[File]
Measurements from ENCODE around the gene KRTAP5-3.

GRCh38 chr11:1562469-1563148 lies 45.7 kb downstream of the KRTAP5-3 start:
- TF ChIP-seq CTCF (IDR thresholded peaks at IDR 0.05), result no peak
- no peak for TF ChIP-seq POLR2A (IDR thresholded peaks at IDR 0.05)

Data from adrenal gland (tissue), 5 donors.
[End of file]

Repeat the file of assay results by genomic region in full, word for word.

Measurements from ENCODE around the gene KRTAP5-3.

GRCh38 chr11:1562469-1563148 lies 45.7 kb downstream of the KRTAP5-3 start:
- TF ChIP-seq CTCF (IDR thresholded peaks at IDR 0.05), result no peak
- no peak for TF ChIP-seq POLR2A (IDR thresholded peaks at IDR 0.05)

Data from adrenal gland (tissue), 5 donors.